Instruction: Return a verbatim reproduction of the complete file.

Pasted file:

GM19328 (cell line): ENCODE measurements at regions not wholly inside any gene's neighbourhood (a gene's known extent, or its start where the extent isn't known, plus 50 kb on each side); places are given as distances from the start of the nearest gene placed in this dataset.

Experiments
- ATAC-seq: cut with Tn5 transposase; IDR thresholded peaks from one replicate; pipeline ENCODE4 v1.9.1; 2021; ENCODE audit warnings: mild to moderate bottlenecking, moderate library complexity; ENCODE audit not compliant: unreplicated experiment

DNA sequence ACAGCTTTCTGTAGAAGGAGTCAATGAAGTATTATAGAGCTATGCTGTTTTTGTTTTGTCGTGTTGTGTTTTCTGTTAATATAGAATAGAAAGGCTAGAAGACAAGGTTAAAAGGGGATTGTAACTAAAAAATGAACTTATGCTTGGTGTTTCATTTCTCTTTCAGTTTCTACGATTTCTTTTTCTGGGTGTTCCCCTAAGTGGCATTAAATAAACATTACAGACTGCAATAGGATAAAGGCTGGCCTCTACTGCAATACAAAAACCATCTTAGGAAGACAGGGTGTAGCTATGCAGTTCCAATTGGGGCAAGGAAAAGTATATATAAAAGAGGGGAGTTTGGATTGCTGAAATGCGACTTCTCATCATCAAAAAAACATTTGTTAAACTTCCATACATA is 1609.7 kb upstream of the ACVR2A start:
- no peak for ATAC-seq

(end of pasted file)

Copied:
GM19328 (cell line): ENCODE measurements at regions not wholly inside any gene's neighbourhood (a gene's known extent, or its start where the extent isn't known, plus 50 kb on each side); places are given as distances from the start of the nearest gene placed in this dataset.

Experiments
- ATAC-seq: cut with Tn5 transposase; IDR thresholded peaks from one replicate; pipeline ENCODE4 v1.9.1; 2021; ENCODE audit warnings: mild to moderate bottlenecking, moderate library complexity; ENCODE audit not compliant: unreplicated experiment

DNA sequence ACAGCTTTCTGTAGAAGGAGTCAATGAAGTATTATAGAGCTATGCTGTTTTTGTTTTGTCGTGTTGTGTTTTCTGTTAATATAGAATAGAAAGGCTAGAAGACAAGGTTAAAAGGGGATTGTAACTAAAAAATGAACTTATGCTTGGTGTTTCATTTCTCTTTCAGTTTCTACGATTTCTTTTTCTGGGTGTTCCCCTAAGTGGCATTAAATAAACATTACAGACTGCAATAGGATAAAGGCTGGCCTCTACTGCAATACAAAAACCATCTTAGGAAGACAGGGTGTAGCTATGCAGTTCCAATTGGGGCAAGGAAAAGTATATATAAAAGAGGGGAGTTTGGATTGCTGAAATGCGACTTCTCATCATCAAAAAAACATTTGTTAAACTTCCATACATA is 1609.7 kb upstream of the ACVR2A start:
- no peak for ATAC-seq